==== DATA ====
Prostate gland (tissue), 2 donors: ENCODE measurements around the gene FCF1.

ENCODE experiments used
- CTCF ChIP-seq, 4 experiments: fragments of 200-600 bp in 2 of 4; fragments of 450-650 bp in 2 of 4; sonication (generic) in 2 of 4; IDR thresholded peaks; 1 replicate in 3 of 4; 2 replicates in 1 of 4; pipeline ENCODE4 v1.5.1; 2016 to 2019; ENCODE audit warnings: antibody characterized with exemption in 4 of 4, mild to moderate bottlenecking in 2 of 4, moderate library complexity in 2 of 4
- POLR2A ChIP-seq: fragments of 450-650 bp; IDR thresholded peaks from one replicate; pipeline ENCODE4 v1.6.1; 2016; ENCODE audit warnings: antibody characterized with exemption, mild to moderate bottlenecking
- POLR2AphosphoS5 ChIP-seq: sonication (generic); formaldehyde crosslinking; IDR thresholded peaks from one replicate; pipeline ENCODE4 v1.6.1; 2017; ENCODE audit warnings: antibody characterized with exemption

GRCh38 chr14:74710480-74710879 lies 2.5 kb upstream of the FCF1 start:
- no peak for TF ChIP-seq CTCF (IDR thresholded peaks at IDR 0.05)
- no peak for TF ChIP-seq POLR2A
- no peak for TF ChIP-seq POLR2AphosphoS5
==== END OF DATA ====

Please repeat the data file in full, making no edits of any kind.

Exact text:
Prostate gland (tissue), 2 donors: ENCODE measurements around the gene FCF1.

ENCODE experiments used
- CTCF ChIP-seq, 4 experiments: fragments of 200-600 bp in 2 of 4; fragments of 450-650 bp in 2 of 4; sonication (generic) in 2 of 4; IDR thresholded peaks; 1 replicate in 3 of 4; 2 replicates in 1 of 4; pipeline ENCODE4 v1.5.1; 2016 to 2019; ENCODE audit warnings: antibody characterized with exemption in 4 of 4, mild to moderate bottlenecking in 2 of 4, moderate library complexity in 2 of 4
- POLR2A ChIP-seq: fragments of 450-650 bp; IDR thresholded peaks from one replicate; pipeline ENCODE4 v1.6.1; 2016; ENCODE audit warnings: antibody characterized with exemption, mild to moderate bottlenecking
- POLR2AphosphoS5 ChIP-seq: sonication (generic); formaldehyde crosslinking; IDR thresholded peaks from one replicate; pipeline ENCODE4 v1.6.1; 2017; ENCODE audit warnings: antibody characterized with exemption

GRCh38 chr14:74710480-74710879 lies 2.5 kb upstream of the FCF1 start:
- no peak for TF ChIP-seq CTCF (IDR thresholded peaks at IDR 0.05)
- no peak for TF ChIP-seq POLR2A
- no peak for TF ChIP-seq POLR2AphosphoS5